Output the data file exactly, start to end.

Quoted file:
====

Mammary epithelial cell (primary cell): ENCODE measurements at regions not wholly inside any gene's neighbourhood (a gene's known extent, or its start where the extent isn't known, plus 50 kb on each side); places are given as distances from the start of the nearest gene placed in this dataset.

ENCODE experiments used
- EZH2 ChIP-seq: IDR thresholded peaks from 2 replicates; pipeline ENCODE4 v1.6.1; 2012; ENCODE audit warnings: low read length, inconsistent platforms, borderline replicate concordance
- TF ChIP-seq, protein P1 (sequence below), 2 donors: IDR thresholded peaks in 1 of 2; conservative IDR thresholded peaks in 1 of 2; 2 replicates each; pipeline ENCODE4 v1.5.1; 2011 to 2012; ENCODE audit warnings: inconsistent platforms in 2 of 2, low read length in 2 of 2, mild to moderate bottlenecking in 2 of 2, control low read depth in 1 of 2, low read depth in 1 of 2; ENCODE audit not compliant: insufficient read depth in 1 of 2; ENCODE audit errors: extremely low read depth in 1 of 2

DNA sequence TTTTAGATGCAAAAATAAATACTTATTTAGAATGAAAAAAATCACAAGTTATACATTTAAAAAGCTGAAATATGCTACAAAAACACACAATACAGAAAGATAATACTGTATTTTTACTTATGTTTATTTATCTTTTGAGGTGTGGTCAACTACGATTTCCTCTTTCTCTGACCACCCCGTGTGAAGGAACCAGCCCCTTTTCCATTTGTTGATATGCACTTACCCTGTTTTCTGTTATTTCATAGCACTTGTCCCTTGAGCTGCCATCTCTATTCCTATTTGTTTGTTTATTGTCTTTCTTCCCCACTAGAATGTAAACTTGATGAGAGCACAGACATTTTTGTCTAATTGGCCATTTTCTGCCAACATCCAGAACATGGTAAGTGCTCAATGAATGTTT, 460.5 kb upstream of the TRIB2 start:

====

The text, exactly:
Mammary epithelial cell (primary cell): ENCODE measurements at regions not wholly inside any gene's neighbourhood (a gene's known extent, or its start where the extent isn't known, plus 50 kb on each side); places are given as distances from the start of the nearest gene placed in this dataset.

ENCODE experiments used
- EZH2 ChIP-seq: IDR thresholded peaks from 2 replicates; pipeline ENCODE4 v1.6.1; 2012; ENCODE audit warnings: low read length, inconsistent platforms, borderline replicate concordance
- TF ChIP-seq, protein P1 (sequence below), 2 donors: IDR thresholded peaks in 1 of 2; conservative IDR thresholded peaks in 1 of 2; 2 replicates each; pipeline ENCODE4 v1.5.1; 2011 to 2012; ENCODE audit warnings: inconsistent platforms in 2 of 2, low read length in 2 of 2, mild to moderate bottlenecking in 2 of 2, control low read depth in 1 of 2, low read depth in 1 of 2; ENCODE audit not compliant: insufficient read depth in 1 of 2; ENCODE audit errors: extremely low read depth in 1 of 2

DNA sequence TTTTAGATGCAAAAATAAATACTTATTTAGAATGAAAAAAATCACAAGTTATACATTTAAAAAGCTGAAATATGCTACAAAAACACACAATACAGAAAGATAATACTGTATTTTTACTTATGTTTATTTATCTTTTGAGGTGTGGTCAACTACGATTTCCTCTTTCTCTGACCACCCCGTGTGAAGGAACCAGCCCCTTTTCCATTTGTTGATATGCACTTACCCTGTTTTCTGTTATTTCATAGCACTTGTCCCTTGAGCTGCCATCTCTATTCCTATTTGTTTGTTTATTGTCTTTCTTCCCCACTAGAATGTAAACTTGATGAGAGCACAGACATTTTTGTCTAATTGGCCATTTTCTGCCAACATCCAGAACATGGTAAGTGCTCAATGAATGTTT, 460.5 kb upstream of the TRIB2 start: